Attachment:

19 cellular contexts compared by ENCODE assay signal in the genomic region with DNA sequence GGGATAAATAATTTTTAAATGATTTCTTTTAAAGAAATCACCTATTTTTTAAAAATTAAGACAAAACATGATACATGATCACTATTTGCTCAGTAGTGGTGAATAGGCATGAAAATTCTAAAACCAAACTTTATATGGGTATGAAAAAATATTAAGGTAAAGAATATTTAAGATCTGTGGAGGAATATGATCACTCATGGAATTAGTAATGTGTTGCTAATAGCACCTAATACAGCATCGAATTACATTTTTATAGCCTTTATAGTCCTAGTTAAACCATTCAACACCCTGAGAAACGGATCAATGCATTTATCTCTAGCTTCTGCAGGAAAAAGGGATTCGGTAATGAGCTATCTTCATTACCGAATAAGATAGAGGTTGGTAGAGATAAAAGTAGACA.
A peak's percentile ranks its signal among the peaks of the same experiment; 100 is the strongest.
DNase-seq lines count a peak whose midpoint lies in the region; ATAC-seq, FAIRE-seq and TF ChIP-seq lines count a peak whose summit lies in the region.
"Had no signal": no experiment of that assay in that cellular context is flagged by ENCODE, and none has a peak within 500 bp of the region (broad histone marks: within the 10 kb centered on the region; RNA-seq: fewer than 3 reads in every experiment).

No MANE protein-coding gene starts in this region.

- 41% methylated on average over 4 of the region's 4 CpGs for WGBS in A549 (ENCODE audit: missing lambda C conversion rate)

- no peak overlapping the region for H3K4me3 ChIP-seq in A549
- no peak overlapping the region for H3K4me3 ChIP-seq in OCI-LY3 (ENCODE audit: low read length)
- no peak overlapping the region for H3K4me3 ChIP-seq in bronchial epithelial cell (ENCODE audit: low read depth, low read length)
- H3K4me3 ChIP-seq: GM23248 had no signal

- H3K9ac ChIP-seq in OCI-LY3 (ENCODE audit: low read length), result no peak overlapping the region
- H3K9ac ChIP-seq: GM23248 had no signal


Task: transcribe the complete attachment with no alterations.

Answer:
19 cellular contexts compared by ENCODE assay signal in the genomic region with DNA sequence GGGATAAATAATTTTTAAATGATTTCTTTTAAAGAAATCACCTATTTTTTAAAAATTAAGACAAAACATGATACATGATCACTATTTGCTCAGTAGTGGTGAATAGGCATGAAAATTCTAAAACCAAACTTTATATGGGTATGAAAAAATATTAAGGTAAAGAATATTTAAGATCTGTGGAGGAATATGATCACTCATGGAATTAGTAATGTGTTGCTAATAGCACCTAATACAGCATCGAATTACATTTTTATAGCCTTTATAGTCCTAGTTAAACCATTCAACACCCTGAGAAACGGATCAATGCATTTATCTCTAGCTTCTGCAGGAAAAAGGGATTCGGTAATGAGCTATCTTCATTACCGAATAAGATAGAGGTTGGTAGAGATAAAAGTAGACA.
A peak's percentile ranks its signal among the peaks of the same experiment; 100 is the strongest.
DNase-seq lines count a peak whose midpoint lies in the region; ATAC-seq, FAIRE-seq and TF ChIP-seq lines count a peak whose summit lies in the region.
"Had no signal": no experiment of that assay in that cellular context is flagged by ENCODE, and none has a peak within 500 bp of the region (broad histone marks: within the 10 kb centered on the region; RNA-seq: fewer than 3 reads in every experiment).

No MANE protein-coding gene starts in this region.

- 41% methylated on average over 4 of the region's 4 CpGs for WGBS in A549 (ENCODE audit: missing lambda C conversion rate)

- no peak overlapping the region for H3K4me3 ChIP-seq in A549
- no peak overlapping the region for H3K4me3 ChIP-seq in OCI-LY3 (ENCODE audit: low read length)
- no peak overlapping the region for H3K4me3 ChIP-seq in bronchial epithelial cell (ENCODE audit: low read depth, low read length)
- H3K4me3 ChIP-seq: GM23248 had no signal

- H3K9ac ChIP-seq in OCI-LY3 (ENCODE audit: low read length), result no peak overlapping the region
- H3K9ac ChIP-seq: GM23248 had no signal